Redevelopment at Washington & Centinela Draws Comments to Council

“I have to say that when I saw the first twinkling lights of that first pumpkin patch,” City Councilmember Scott Malsin offered, ” I thought it was a great improvement to the property.” At the City Council meeting on June 27, the proposal to develop the property at the intersection of Washington and Centinela drew a number of neighbors who wanted to make their thoughts on the matter known. The idea that they had seen enough pumpkin patches and Christmas tree sales was mentioned by more than one resident, but the lack of enthusiasm over the current plans was also a common theme.

While not quite as historically contentious as Parcel B, the property in question has been open since 2007, when the historically unattractive U.S. Liquor Store was bulldozed out of existence. The seasonally recurring uses of the site such as a pumpkin patch and Christmas tree lot were noted as being very unsatisfying. The proposed “market hall” being put into RFQ (Request for Quotes) by the Redevelopment Agency, along with the a three level parking structure, had the neighbors concerned. The negative energy of the liquor store has been gone long enough that the empty space, surrounded by chain link fencing, has taken on a negativity of it’s own. But the proposal for a “market hall” on the spot sounded unsatisfying to most.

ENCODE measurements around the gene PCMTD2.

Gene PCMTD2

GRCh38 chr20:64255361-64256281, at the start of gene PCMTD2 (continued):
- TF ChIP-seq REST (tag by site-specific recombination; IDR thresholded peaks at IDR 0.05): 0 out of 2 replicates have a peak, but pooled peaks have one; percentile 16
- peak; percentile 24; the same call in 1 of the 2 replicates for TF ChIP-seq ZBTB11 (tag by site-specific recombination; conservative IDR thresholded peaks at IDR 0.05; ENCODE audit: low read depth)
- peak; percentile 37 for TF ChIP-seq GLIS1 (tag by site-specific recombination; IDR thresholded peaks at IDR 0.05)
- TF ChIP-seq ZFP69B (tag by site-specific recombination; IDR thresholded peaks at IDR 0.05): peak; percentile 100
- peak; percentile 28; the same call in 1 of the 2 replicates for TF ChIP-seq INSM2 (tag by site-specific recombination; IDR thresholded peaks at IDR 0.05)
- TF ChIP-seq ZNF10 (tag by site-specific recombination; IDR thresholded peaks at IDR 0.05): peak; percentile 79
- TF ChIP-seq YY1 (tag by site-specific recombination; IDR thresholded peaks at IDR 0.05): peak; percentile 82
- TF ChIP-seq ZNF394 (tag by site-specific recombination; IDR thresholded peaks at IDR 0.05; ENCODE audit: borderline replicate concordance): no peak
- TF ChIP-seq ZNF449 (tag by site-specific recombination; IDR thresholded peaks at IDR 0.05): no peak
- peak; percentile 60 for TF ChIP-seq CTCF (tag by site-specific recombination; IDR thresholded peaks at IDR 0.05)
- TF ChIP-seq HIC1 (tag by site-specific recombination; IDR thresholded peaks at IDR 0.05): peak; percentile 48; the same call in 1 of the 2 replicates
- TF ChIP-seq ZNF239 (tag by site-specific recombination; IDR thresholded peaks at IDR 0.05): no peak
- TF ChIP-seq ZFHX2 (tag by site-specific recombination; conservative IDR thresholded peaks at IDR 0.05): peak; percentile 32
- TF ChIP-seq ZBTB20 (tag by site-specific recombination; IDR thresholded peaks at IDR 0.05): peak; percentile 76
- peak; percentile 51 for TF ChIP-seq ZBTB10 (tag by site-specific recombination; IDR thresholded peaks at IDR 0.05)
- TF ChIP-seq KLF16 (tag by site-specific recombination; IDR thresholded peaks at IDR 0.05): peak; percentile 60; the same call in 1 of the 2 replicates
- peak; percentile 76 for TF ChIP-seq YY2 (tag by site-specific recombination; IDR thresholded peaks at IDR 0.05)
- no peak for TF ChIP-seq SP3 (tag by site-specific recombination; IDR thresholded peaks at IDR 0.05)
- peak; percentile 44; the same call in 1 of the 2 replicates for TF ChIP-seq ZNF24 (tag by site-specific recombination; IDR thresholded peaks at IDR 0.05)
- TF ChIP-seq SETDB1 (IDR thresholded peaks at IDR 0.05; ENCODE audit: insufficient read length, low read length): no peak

Bob Pine, a resident on Colonial Avenue, spoke first reminding the council of the previous meetings in regard to the property, saying that “I’ve been going down memory lane here, and we’ve been talking about this since 2001. There were many meetings of stakeholders, and opinions were voiced. The proposal here in front of us is not exciting, and in fact, it appears to be the opposite of what we had previously agreed on.”

Pine detailed the language of the previous agreement, noting a “beautiful friendly pedestrian gateway to Culver City.” The addition of 245 parking spaces “indicates a magnet, and traffic in this area is already overburdened.”

Another resident of the neighborhood, Jean Ballentine, lamented several incidents of gang activity she had witnessed in the area and feared that a parking garage would attract more unwanted elements than additional traffic. “We have a pleasant, quiet street and we want it to stay quiet.”

Sol Blumenfeld, the Community Development Director, explained the city’s side of cleaning up the space and selling it. While agreeing that a market hall and a parking garage would bring more traffic to the area, he offered, “the intent here to serve the local area and also attract people.”

“In order to leverage the market hall,” Blumenfeld explained,¬† “we need to provide the proper incentive to get them [small boutique eateries and artisan food retailers ] in place, frankly the thing to do is to provide the parking.”

The other residents who spoke noted the parking structure as the biggest worry to the immediate neighborhood.

With a promise from Blumenfeld that there could be a meeting in regard to the development for the neighbors within the next two weeks, the RFQ was passed by the council.

 

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